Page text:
According to Goto et al, of their 39 patients with the bipolar spectrum, patients on lithium treatment had significantly higher remission rates than patients without lithium treatment. Conversely, patients taking selective serotonin reuptake inhibitors (SSRIs) had a significant tendency to lower remission than patients without SSRIs. Such differences in drug response of the bipolar spectrum in comparison to unipolar depression (assumed to respond to antidepressants) may also reflect a boundary between bipolar spectrum and unipolar depression.
As aforementioned, Akiskal et al conceptualized bipolar IV disorder as part of the bipolar spectrum, which is seen in individuals with long-standing and stable hyperthymic temperaments into which a major depressive episode intrudes. As to the potential biological basis of the hyperthymic temperament, Rihmer et al suggested dopaminergic dysregulation, while Savitz et al showed that the Met allele of brain-derived neurotrophic factor Val66Met polymorphism was associated with higher hyperthymic temperament scores.
Hoaki et al have investigated the hyperthymic temperament by using actigraphy to measure daytime illuminance and by performing a serotonergic neuroendocrine challenge test. Using stepwise regression analysis, three variables were determined as independent predictors for hyperthymic temperament scores: illuminance of daytime, serotonergic function as estimated by the neuroendocrine challenge test, and variance of sleep time. These variables explained 33.0% of hyperthymic temperament scores, suggesting that light, sleep and serotonin are crucial biological factors in association with the hyperthymic temperament.
The (Soft) Bipolar spectrum is a concept which bridges bipolar I disorder and unipolar depression. As Kraepelin described, there may be continuity across mood disorders. If this is the case, why we should discriminate for drug choice For example, mood stabilizers are used for bipolar spectrum patients as well as bipolar I disorder patients, whereas antidepressants are prescribed for patients with unipolar depression. If these entities are diagnostically continuous, the same drug would be expected to be effective for both the bipolar spectrum and unipolar depression. This prediction forms the basis of my hypothesis that there is an inflexion point at the boundary between the bipolar spectrum and unipolar depression (Figure 1) and, as mentioned in Goto et al, temperaments may consist of this inflexion point. Moreover, as demonstrated in Hoaki et al, the hyperthymic temperament has several biological factors which may be associated with drug response. Therefore, whilst the concept of bipolar spectrum emphasizes continuity, it is possible that an inflexion point exists which determines/discriminates changes in drug response. At the moment, this is just a hypothesis, but I believe that this idea is worthy of further research.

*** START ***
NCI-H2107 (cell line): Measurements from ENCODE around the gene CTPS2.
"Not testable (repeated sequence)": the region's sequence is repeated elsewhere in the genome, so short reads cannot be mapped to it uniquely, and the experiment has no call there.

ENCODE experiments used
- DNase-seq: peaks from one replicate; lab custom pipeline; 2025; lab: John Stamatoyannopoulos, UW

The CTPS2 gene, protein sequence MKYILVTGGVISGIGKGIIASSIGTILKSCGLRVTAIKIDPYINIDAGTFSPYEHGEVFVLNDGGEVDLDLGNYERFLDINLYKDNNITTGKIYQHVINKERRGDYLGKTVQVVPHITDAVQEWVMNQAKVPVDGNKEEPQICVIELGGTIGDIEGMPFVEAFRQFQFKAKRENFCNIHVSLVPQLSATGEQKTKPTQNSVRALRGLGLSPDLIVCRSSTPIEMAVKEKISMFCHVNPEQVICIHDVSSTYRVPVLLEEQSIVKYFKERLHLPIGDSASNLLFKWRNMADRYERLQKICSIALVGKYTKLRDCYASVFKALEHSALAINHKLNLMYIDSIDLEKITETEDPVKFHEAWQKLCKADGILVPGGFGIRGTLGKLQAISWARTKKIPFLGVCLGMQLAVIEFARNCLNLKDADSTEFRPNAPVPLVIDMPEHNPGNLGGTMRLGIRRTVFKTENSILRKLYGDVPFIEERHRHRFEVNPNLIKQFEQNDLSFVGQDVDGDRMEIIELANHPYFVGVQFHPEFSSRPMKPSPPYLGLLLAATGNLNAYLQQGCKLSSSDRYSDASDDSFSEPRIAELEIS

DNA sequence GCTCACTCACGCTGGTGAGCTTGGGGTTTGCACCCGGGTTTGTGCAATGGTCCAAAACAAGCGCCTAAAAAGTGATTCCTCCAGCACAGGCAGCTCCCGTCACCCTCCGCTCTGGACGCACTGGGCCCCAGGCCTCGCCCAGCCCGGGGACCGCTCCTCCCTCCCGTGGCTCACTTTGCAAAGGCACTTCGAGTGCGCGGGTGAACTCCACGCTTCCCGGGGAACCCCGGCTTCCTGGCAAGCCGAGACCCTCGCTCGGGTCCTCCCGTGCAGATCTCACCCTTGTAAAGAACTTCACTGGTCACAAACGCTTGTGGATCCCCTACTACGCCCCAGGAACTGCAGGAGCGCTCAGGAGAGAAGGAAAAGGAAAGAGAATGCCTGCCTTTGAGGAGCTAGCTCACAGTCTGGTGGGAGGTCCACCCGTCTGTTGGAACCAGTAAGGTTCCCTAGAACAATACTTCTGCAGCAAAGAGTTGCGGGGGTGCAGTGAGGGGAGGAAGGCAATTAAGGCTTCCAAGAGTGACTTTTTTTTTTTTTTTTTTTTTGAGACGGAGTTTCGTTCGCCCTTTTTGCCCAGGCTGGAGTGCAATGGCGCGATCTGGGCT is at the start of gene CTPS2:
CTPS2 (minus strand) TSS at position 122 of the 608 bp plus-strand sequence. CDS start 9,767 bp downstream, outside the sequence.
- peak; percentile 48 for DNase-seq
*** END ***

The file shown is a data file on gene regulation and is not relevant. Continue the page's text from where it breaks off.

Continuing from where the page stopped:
Peer reviewer: Thomas Frodl, MD, MA, Professor, Habilitation, Department of Psychiatry, University Dublin, Trinity College, Trinity Centre for Health Research, Adelaide and Meath Hospital Incorporating the National Children’s Hospital, Dublin 24, Ireland
S- Editor Wang JL L- Editor Roemmele A E- Editor Zheng XM